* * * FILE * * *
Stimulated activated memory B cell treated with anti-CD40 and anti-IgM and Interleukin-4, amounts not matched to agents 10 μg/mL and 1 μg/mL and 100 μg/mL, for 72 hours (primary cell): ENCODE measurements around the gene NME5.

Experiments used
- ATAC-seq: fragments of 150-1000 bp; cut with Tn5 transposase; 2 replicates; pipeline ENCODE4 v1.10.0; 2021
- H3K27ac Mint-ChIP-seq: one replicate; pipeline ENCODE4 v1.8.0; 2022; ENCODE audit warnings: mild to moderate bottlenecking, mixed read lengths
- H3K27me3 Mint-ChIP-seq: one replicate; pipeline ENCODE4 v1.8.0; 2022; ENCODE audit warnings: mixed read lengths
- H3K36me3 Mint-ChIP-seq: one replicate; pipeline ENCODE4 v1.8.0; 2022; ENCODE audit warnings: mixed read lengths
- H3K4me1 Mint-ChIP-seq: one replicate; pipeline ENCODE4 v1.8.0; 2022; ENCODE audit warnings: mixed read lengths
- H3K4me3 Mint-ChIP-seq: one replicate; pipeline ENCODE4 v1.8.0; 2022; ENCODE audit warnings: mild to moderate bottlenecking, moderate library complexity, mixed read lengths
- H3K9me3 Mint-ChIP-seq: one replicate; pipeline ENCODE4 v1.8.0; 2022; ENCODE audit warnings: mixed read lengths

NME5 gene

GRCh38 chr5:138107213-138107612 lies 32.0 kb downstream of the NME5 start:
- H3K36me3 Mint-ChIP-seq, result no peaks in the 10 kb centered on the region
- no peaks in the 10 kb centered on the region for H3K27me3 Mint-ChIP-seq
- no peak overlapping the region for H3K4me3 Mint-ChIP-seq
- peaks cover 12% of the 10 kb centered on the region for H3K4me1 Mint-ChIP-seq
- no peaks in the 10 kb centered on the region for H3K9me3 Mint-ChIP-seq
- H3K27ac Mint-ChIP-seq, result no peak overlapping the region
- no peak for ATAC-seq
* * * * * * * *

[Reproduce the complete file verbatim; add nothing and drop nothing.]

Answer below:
Stimulated activated memory B cell treated with anti-CD40 and anti-IgM and Interleukin-4, amounts not matched to agents 10 μg/mL and 1 μg/mL and 100 μg/mL, for 72 hours (primary cell): ENCODE measurements around the gene NME5.

Experiments used
- ATAC-seq: fragments of 150-1000 bp; cut with Tn5 transposase; 2 replicates; pipeline ENCODE4 v1.10.0; 2021
- H3K27ac Mint-ChIP-seq: one replicate; pipeline ENCODE4 v1.8.0; 2022; ENCODE audit warnings: mild to moderate bottlenecking, mixed read lengths
- H3K27me3 Mint-ChIP-seq: one replicate; pipeline ENCODE4 v1.8.0; 2022; ENCODE audit warnings: mixed read lengths
- H3K36me3 Mint-ChIP-seq: one replicate; pipeline ENCODE4 v1.8.0; 2022; ENCODE audit warnings: mixed read lengths
- H3K4me1 Mint-ChIP-seq: one replicate; pipeline ENCODE4 v1.8.0; 2022; ENCODE audit warnings: mixed read lengths
- H3K4me3 Mint-ChIP-seq: one replicate; pipeline ENCODE4 v1.8.0; 2022; ENCODE audit warnings: mild to moderate bottlenecking, moderate library complexity, mixed read lengths
- H3K9me3 Mint-ChIP-seq: one replicate; pipeline ENCODE4 v1.8.0; 2022; ENCODE audit warnings: mixed read lengths

NME5 gene

GRCh38 chr5:138107213-138107612 lies 32.0 kb downstream of the NME5 start:
- H3K36me3 Mint-ChIP-seq, result no peaks in the 10 kb centered on the region
- no peaks in the 10 kb centered on the region for H3K27me3 Mint-ChIP-seq
- no peak overlapping the region for H3K4me3 Mint-ChIP-seq
- peaks cover 12% of the 10 kb centered on the region for H3K4me1 Mint-ChIP-seq
- no peaks in the 10 kb centered on the region for H3K9me3 Mint-ChIP-seq
- H3K27ac Mint-ChIP-seq, result no peak overlapping the region
- no peak for ATAC-seq